Here I continue my notes on translating Galatians
So tell me, you person wanting to be under Law, are you listening to the Law?
For it is written in the Law that Abraham had two sons, one by the female slave and one by the free woman. But the son of the female slave was born through a flesh and blood process, the son of the free woman through God’s promise. This is an allegorical way of speaking: these women are the two Covenants. One is from Mount Sinai giving birth to children for servitude; that’s Hagar, who is Mount Sinai in Arabia, resembling the existing Jerusalem, for she is in servitude with her children. But the Jerusalem on high is free, and she is our mother. For it is written: “Be joyful, barren woman who does not give birth! Burst into speech and shout, woman who has no labour pains! For the children of the neglected one are more numerous than those of the one who has a husband.”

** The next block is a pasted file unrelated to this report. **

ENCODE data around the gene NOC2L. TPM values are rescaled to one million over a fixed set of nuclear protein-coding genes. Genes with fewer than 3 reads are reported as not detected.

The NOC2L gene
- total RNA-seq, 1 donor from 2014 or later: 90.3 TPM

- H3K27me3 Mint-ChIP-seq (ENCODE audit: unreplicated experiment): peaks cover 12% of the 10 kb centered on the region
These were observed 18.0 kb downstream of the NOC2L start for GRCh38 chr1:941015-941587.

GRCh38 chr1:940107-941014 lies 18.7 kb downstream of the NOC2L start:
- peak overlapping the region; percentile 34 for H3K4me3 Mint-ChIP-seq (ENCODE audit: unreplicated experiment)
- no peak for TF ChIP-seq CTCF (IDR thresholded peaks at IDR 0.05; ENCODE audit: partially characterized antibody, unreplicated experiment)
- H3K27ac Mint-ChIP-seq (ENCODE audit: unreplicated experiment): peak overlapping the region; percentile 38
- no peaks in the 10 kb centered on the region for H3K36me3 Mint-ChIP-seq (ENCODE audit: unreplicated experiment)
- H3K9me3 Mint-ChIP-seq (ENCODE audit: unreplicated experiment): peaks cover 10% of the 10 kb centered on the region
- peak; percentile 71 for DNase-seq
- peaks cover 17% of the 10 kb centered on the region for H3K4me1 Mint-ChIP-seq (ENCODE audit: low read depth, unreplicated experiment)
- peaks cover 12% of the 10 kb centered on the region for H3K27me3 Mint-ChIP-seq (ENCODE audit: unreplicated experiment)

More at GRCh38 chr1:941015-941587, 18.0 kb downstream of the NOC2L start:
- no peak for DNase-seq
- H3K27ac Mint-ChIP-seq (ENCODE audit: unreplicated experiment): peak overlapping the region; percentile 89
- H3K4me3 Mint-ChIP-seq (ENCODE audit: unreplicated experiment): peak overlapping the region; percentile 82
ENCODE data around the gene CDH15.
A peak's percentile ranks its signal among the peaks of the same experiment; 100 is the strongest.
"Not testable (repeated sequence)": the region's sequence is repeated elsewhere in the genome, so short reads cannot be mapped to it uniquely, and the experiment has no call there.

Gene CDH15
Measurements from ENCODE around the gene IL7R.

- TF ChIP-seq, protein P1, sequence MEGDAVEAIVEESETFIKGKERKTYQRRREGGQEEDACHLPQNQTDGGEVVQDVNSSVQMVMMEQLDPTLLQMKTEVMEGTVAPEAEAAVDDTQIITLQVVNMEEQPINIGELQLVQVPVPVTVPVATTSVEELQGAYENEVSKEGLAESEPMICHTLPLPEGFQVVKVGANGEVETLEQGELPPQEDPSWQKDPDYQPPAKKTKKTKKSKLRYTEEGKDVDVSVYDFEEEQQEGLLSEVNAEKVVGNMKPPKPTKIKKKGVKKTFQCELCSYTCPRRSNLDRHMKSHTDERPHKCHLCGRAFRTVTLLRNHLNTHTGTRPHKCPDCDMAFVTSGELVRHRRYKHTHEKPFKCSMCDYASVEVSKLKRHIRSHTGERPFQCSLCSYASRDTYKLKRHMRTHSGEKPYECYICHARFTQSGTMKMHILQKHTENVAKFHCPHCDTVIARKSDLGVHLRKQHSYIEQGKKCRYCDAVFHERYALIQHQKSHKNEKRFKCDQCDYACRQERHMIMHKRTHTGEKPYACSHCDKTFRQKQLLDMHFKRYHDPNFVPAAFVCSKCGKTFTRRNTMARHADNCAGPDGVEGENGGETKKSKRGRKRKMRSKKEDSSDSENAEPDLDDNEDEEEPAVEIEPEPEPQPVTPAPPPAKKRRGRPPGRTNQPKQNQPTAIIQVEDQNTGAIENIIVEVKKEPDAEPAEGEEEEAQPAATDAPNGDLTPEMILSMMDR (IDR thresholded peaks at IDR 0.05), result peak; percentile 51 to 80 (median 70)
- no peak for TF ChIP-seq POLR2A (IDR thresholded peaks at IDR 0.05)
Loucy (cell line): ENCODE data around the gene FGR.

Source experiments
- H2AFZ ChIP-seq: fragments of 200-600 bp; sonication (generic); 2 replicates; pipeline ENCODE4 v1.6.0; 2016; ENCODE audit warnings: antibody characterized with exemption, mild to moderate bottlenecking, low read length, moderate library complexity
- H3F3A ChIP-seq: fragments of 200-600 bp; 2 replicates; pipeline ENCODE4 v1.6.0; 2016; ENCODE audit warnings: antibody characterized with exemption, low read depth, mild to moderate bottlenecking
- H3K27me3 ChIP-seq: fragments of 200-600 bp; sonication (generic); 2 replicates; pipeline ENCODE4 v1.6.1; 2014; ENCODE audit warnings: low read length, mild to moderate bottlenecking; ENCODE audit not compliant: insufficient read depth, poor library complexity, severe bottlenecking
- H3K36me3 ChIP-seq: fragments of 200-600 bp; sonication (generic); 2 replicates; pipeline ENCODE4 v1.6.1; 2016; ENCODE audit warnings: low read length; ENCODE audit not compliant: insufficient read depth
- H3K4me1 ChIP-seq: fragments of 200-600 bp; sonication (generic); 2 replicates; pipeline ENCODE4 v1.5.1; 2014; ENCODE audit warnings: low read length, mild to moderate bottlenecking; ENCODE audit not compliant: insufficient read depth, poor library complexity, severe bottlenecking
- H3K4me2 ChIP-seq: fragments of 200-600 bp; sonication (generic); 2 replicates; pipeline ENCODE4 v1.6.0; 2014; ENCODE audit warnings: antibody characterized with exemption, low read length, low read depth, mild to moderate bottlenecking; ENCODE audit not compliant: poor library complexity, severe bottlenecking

Now, my dears, we like Isaac are children of promise. And as then the one born through a flesh and blood process harassed the one born through spiritual means, it’s just the same now. But what does the Scripture say? “Throw out the slave woman and her son! For the slave’s son will not share the inheritance of the free woman’s son.”
So, my dears, we are not children of a slave, but of the free woman.
The use of allegory as a means of interpretation is common enough amongst Jewish Rabbis of Paul’s time, allowing them to give ancient words a contemporary relevance. Perhaps Paul knew of allegories about Hagar, the slave who had sex with Abraham and gave birth to Ishmael; and Sarah, Abraham’s wife who became pregnant by him in extreme old age and gave birth to Isaac, God having promised Abraham that in his seed all nations would be blessed. Hagar’s son is born through a flesh and blood process whereby she bears a child for her barren mistress, whereas ultimately Sarah bears the child promised by God. Paul uses these characters to stand for a) the worldly Jerusalem, mother of the Judaean faith in the Law, and b) the Jerusalem on high, the heavenly Jerusalem, mother of the assemblies of Jesus Messiah. It seems to the modern reader a long way for a short cut, but Paul wants to root his teaching in scripture, and to reinforce his analysis of the Torah Law as slavery.